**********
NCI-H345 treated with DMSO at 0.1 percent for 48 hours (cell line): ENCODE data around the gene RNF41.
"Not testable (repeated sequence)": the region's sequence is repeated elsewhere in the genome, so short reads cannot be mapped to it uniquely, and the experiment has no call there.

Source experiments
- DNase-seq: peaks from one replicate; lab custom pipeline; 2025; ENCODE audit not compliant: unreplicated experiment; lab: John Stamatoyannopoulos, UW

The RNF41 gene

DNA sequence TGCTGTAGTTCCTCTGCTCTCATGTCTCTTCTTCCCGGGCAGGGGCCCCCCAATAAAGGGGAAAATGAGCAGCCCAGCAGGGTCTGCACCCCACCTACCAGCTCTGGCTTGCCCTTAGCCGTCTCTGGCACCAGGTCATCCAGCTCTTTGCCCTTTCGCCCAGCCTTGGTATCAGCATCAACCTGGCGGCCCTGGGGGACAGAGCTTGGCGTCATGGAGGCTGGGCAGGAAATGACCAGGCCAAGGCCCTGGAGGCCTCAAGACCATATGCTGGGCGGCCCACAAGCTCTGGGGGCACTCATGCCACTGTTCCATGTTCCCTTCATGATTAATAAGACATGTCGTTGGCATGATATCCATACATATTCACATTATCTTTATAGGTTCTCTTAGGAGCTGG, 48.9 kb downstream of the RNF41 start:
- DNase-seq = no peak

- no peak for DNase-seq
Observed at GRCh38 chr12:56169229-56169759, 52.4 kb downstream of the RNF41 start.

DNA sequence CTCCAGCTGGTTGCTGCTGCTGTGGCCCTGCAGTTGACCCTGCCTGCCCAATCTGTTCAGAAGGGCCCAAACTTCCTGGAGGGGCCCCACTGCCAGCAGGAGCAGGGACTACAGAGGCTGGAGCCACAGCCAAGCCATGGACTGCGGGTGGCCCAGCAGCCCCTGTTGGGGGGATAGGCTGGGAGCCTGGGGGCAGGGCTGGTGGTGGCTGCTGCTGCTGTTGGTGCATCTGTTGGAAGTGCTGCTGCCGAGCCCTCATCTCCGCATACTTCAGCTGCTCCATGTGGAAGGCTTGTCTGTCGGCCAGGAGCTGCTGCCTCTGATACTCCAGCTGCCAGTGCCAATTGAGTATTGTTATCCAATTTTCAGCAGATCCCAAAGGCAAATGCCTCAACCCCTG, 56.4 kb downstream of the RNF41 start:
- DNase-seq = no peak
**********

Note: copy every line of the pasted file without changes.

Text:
NCI-H345 treated with DMSO at 0.1 percent for 48 hours (cell line): ENCODE data around the gene RNF41.
"Not testable (repeated sequence)": the region's sequence is repeated elsewhere in the genome, so short reads cannot be mapped to it uniquely, and the experiment has no call there.

Source experiments
- DNase-seq: peaks from one replicate; lab custom pipeline; 2025; ENCODE audit not compliant: unreplicated experiment; lab: John Stamatoyannopoulos, UW

The RNF41 gene

DNA sequence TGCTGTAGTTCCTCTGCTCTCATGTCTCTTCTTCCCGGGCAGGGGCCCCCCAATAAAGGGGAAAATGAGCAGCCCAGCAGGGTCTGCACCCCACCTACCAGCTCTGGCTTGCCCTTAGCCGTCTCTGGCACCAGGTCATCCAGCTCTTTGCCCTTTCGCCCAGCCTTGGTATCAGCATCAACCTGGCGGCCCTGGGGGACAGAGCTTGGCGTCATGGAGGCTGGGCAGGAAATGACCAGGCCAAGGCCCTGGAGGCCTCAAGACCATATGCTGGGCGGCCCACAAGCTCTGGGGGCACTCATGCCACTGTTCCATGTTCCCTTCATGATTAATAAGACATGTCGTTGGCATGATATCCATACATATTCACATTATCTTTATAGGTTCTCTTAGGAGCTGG, 48.9 kb downstream of the RNF41 start:
- DNase-seq = no peak

- no peak for DNase-seq
Observed at GRCh38 chr12:56169229-56169759, 52.4 kb downstream of the RNF41 start.

DNA sequence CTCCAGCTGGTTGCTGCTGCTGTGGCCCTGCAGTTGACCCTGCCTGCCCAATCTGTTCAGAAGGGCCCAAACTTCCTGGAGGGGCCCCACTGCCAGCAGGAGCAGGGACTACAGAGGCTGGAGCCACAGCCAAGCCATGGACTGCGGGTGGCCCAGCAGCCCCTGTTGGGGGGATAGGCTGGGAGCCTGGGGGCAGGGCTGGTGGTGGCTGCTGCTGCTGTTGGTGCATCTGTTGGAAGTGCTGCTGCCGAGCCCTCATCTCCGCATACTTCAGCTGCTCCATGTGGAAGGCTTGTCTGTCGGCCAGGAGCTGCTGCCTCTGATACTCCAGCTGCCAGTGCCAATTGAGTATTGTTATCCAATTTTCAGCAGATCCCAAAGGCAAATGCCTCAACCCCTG, 56.4 kb downstream of the RNF41 start:
- DNase-seq = no peak